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Evidence for a Multimodal Lombard Effect: Speakers modulate not only speech but also gesture to overcome noise

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Trujillo,  James P.
Donders Institute for Brain, Cognition and Behaviour, External Organizations;
Other Research, MPI for Psycholinguistics, Max Planck Society;

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Ozyurek,  Asli
Donders Institute for Brain, Cognition and Behaviour, External Organizations;
Research Associates, MPI for Psycholinguistics, Max Planck Society;
Multimodal Language and Cognition, Radboud University Nijmegen, External Organizations;

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Holler,  Judith
Communication in Social Interaction, Radboud University Nijmegen, External Organizations;
Donders Institute for Brain, Cognition and Behaviour, External Organizations;
Other Research, MPI for Psycholinguistics, Max Planck Society;

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Drijvers,  Linda
Communication in Social Interaction, Radboud University Nijmegen, External Organizations;
Donders Institute for Brain, Cognition and Behaviour, External Organizations;
Other Research, MPI for Psycholinguistics, Max Planck Society;
The Communicative Brain, MPI for Psycholinguistics, Max Planck Society;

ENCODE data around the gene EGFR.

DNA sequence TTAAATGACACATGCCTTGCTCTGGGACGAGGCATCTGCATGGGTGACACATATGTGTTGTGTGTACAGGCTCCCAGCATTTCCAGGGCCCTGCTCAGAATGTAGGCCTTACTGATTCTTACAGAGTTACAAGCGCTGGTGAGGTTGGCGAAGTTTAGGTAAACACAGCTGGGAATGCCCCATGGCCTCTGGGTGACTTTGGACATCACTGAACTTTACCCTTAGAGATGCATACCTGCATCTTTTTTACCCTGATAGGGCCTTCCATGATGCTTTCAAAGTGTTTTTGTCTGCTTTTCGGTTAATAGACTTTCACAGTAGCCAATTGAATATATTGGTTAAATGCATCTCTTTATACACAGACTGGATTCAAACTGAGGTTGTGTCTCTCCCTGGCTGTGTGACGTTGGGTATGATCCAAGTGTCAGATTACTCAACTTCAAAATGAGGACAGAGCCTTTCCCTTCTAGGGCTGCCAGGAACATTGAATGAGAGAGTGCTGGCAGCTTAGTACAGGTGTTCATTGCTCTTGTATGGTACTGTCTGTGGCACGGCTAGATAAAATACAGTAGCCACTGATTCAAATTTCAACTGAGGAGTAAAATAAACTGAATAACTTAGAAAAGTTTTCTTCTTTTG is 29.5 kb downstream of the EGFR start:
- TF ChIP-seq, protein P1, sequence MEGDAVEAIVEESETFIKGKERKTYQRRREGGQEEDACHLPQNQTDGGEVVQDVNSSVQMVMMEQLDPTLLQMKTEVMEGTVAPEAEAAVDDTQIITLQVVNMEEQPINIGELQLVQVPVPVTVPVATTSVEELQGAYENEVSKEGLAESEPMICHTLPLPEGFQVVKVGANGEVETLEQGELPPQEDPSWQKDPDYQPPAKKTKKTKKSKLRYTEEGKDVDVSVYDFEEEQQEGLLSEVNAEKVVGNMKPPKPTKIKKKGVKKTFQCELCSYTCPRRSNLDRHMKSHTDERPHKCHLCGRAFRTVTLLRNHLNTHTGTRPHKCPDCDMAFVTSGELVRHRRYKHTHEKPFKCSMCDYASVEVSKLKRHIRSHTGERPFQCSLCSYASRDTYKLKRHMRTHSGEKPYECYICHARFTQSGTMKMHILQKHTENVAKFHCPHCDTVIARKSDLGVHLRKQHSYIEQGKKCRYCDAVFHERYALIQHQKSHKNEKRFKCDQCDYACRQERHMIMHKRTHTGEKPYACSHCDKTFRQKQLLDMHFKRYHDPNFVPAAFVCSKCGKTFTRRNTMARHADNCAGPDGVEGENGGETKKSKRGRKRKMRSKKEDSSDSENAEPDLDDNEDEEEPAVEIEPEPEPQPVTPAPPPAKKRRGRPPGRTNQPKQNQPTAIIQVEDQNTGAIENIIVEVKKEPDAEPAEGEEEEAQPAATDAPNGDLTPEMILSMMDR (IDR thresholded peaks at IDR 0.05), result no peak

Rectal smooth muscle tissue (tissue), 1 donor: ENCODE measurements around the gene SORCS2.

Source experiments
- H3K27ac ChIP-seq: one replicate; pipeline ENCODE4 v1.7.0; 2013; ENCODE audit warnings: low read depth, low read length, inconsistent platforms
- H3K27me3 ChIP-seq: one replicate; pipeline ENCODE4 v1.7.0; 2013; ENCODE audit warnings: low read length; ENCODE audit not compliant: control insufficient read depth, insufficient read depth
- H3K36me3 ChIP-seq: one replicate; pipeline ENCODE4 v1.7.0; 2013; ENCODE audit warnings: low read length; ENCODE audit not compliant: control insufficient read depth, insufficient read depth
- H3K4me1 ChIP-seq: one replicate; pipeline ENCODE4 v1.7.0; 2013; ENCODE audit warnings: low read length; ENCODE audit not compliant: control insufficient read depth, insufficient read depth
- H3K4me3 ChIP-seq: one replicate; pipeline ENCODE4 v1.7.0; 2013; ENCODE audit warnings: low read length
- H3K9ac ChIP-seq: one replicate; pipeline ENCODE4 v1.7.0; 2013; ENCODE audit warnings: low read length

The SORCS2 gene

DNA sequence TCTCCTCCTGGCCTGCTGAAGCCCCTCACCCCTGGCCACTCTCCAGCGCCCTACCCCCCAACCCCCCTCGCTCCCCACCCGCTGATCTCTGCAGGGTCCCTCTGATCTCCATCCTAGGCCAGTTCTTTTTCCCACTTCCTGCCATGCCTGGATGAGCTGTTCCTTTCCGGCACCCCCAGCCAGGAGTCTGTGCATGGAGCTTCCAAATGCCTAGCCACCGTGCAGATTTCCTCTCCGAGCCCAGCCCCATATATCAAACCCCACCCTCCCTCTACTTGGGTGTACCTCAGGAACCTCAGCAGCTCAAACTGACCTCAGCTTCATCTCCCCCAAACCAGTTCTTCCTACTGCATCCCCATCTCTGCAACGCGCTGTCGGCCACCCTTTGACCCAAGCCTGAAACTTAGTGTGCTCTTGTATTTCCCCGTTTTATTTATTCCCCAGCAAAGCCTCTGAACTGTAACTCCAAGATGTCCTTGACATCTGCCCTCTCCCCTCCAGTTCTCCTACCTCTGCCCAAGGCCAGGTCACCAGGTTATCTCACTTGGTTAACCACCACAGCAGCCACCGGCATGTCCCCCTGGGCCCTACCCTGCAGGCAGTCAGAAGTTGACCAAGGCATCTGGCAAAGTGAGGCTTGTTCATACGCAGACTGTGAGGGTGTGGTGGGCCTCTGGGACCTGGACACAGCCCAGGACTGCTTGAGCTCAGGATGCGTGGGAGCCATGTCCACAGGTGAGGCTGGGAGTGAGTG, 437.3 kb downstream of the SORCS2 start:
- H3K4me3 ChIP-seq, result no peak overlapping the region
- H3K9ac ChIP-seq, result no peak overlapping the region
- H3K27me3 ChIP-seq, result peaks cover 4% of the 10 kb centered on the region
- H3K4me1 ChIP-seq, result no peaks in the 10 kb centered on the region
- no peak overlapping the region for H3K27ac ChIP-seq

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Citation

Trujillo, J. P., Ozyurek, A., Holler, J., & Drijvers, L. (2020). Evidence for a Multimodal Lombard Effect: Speakers modulate not only speech but also gesture to overcome noise. PsyArXiv Preprints. doi:10.31234/osf.io/3jdmq.


Cite as: http://hdl.handle.net/21.11116/0000-0006-9CE8-5
Abstract
In everyday conversation, we are often challenged with communicating in non-ideal settings, such as in noise. Increased speech intensity and larger mouth movements are used to overcome noise in constrained settings (the Lombard effect). How we adapt to noise in face-to-face interaction, the natural environment of human language use, where manual gestures are ubiquitous, is currently unknown. We asked Dutch adults to wear headphones with varying levels of multi-talker babble while attempting to communicate action verbs to one another. Using quantitative motion capture and acoustic analyses, we found that 1) noise is associated with increased speech intensity and enhanced gesture kinematics, and 2) acoustic modulation of the speech signal only occurs when gestures are not present, while gesture kinematic modulation occurs regardless of co-occurring speech. Thus, in face-to-face encounters the Lombard effect is not constrained to speech but is a multimodal phenomenon where gestures carry most of the communicative burden.